5.0 Prescription Medication
Only licensed practitioners (i.e., pharmacists, physicians, nurses, dentists, and podiatrists) may dispense prescription medication. Prescription medication may not be budgeted as food pantry purchases. Agencies may purchase medication through the HIV/STD Medication Program (Medication Plus Program). For more information regarding the Medication Plus Program, contact the HIV/STD Medication Program at 1-800-255-1090. Another alternative for purchasing medication is to establish a cost reimbursement system with pharmacies licensed to distribute medications in Texas. Funds may not be used to make direct payments of cash to a client.
Employees, board members, clients, or volunteers of an agency are restricted from collecting and/or dispensing prescriptions, or prescription medication except when working under the provision of a license issued by the Texas State Board of Pharmacy. Agencies that stock, collect, or dispense any prescription medication without physician orders or who interfere with the legal dispensing of prescription medications will be in violation of this policy and be subject to contract termination. Violations of State pharmaceutical laws will be reported to the proper authorities.
6.0 Over-the-Counter Medication and Vitamins
Facilities may provide OTC medication only when the medication is approved by the Food and Drug Administration (FDA), sealed by the manufacturer, and not past the expiration date. Vitamins may be provided when they are sealed by the manufacturer. These items should be stored in a restricted, non-client flow area, which is locked when unattended. Vitamins containing iron must have a child-proof cap. No partially used or opened containers may be passed on to others. Employees and volunteers who are not licensed practitioners of facilities that stock vitamins and OTC medication should not physically hand these items out to clients. Under these circumstances, clients should be allowed to choose and remove vitamins and OTC medication from the shelf themselves. Clinicians may provide OTC medication and vitamins with appropriate client consultation and education.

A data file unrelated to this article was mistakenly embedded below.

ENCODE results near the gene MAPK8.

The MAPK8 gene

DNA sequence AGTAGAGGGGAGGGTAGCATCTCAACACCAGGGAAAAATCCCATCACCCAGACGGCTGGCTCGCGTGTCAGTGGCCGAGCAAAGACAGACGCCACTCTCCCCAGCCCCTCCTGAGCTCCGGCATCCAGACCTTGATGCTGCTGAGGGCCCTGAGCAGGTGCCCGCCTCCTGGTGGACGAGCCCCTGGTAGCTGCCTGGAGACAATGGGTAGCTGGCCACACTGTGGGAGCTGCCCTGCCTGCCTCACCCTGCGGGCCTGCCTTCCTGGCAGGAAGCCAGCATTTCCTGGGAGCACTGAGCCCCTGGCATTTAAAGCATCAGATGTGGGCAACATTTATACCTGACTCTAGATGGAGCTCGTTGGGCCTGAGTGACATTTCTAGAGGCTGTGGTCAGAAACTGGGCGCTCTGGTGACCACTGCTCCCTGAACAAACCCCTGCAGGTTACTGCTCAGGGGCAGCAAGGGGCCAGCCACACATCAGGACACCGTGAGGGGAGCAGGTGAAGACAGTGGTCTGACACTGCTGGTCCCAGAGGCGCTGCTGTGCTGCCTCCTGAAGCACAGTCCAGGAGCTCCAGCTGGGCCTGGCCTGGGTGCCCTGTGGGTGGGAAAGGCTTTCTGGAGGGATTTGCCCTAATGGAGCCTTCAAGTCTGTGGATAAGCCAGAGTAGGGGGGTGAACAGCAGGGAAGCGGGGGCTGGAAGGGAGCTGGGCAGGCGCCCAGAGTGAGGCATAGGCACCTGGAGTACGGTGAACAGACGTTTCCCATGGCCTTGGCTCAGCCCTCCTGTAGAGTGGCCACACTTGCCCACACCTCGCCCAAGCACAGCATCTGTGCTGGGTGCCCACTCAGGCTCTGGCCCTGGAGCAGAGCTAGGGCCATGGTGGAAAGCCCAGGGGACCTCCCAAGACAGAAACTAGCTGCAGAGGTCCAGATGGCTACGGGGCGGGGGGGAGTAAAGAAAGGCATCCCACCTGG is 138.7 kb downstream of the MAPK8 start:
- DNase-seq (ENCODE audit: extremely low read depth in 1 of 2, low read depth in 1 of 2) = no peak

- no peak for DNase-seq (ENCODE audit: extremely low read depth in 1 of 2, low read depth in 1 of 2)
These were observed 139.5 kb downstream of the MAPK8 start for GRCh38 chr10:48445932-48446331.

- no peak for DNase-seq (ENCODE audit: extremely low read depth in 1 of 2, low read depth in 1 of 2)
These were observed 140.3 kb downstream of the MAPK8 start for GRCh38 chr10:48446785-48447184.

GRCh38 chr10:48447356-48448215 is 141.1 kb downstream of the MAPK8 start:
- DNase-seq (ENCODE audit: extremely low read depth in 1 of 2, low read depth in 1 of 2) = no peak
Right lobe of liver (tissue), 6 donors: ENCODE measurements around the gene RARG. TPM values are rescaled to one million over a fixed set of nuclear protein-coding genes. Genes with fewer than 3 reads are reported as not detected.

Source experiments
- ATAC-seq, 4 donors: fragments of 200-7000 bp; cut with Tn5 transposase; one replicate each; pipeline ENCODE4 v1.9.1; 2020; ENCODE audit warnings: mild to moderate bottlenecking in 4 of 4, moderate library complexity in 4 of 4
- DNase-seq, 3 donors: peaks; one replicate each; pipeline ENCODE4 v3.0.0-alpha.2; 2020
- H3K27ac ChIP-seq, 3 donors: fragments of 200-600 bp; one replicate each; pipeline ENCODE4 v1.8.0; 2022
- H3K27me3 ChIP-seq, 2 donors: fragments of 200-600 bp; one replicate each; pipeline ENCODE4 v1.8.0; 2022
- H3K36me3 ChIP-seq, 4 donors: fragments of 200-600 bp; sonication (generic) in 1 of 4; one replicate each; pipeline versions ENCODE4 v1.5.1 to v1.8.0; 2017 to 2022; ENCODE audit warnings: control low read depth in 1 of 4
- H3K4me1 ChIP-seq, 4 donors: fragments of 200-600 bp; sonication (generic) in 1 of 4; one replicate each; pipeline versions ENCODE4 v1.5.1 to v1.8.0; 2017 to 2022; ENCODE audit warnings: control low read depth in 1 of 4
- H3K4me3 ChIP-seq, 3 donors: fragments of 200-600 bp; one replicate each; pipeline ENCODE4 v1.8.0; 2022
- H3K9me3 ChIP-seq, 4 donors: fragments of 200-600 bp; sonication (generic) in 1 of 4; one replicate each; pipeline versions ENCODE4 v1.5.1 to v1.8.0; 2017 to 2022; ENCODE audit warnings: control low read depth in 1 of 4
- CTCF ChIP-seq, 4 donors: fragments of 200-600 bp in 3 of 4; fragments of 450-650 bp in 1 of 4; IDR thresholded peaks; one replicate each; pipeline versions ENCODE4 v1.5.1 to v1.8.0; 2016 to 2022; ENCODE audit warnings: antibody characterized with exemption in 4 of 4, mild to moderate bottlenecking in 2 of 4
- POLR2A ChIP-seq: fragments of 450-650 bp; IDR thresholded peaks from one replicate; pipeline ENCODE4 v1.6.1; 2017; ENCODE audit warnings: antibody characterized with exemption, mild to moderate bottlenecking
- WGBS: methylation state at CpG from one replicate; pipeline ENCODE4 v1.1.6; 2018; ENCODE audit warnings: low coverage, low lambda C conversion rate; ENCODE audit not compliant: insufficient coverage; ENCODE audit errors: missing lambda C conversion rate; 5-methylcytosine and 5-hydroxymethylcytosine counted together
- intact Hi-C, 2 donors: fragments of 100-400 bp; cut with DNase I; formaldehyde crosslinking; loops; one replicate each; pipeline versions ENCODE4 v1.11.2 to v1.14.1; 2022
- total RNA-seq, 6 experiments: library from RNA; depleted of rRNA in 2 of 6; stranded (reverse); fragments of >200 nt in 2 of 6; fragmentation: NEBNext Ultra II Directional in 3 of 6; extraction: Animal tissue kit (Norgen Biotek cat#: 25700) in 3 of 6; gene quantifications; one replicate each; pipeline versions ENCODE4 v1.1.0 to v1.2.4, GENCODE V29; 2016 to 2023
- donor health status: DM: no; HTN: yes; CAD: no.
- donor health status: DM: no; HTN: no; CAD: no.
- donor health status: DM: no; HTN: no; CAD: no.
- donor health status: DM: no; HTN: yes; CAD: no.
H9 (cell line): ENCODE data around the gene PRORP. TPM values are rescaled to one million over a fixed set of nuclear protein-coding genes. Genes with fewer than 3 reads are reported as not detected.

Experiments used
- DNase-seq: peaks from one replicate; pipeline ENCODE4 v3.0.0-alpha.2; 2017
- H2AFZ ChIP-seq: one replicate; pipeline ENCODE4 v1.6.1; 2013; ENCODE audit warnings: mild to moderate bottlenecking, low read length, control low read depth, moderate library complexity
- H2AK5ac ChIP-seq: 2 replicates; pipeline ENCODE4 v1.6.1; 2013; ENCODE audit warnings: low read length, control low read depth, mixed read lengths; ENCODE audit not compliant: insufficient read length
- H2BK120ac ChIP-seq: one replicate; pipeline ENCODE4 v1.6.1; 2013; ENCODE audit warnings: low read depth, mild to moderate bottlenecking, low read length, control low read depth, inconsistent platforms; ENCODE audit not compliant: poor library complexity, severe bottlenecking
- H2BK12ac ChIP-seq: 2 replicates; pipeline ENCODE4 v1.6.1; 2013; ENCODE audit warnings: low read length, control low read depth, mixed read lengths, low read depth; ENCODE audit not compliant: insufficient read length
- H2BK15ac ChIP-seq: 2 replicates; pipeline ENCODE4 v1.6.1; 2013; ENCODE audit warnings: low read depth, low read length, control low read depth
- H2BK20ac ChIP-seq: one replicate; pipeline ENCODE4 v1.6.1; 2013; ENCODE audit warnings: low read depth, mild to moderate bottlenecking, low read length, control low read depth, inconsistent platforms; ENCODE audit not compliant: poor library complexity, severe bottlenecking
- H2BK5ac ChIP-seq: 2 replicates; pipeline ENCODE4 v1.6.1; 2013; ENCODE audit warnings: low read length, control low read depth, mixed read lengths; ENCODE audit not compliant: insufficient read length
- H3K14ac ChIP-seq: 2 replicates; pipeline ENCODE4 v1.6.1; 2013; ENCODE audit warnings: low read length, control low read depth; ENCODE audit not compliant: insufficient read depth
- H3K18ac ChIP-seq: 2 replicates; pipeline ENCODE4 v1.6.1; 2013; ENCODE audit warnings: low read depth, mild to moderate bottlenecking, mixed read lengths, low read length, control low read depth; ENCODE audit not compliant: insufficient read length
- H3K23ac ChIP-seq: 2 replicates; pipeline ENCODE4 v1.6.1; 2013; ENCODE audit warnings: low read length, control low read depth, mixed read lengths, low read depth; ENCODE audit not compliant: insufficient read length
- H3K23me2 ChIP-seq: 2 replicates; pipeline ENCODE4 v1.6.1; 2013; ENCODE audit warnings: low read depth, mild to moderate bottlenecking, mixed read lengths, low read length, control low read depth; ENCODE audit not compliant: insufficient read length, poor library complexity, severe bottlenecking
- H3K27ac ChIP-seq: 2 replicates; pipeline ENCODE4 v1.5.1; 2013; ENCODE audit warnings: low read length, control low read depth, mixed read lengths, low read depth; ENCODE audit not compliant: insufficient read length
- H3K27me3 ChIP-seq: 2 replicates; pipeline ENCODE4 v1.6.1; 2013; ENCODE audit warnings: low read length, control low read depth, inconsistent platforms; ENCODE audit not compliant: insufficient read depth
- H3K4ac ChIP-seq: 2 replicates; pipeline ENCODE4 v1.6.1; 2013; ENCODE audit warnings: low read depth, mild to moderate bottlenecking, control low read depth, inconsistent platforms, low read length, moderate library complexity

Facilities providing OTC medication and/or vitamins will post appropriate bilingual signs stating at least the following:
“Please talk with your doctor, nurse, or pharmacist about possible side effects before taking any over-the-counter medication or vitamin.”
7.0 Clinical Trials
HIV service funds awarded through DSHS may not be used to support the costs of operating clinical trials of investigational agents or treatments (to include administrative management or medical monitoring of patients). Funds may, however, be used to promote enrollment in clinical trials as part of broader outreach activities or to support clinical costs of expanded access or compassionate use programs where efficacy data exist and where the FDA has authorized such expanded use.
Expanded Access Programs - created by the FDA for the purpose of making promising new treatments available to persons with life-threatening diseases and with no other treatment options.
Compassionate Use Programs - programs sponsored by pharmaceutical companies to make investigational new medications available for the same group of persons described in expanded access programs.
8.0 Compliance Monitoring
The HIV/STD Prevention and Care Branch and Field Operations Branch staff will work together to verify compliance of this policy during site visits. Contracting agencies that violate this policy will face administrative sanctions, up to and including termination of their contract. Refer to HIV/STD Policy No. 540.001 for information relating to sanctions imposed upon contractors for noncompliance.
9.0 Revision History
|9/1/2017||Changed "TB/HIV/STD Unit" to "TB/HIV/STD Section" to reflect new program designation||-|
|9/25/2014||Converted format (Word to HTML)||-|
|11/13/2002||Converted format (WordPerfect to Work)||-|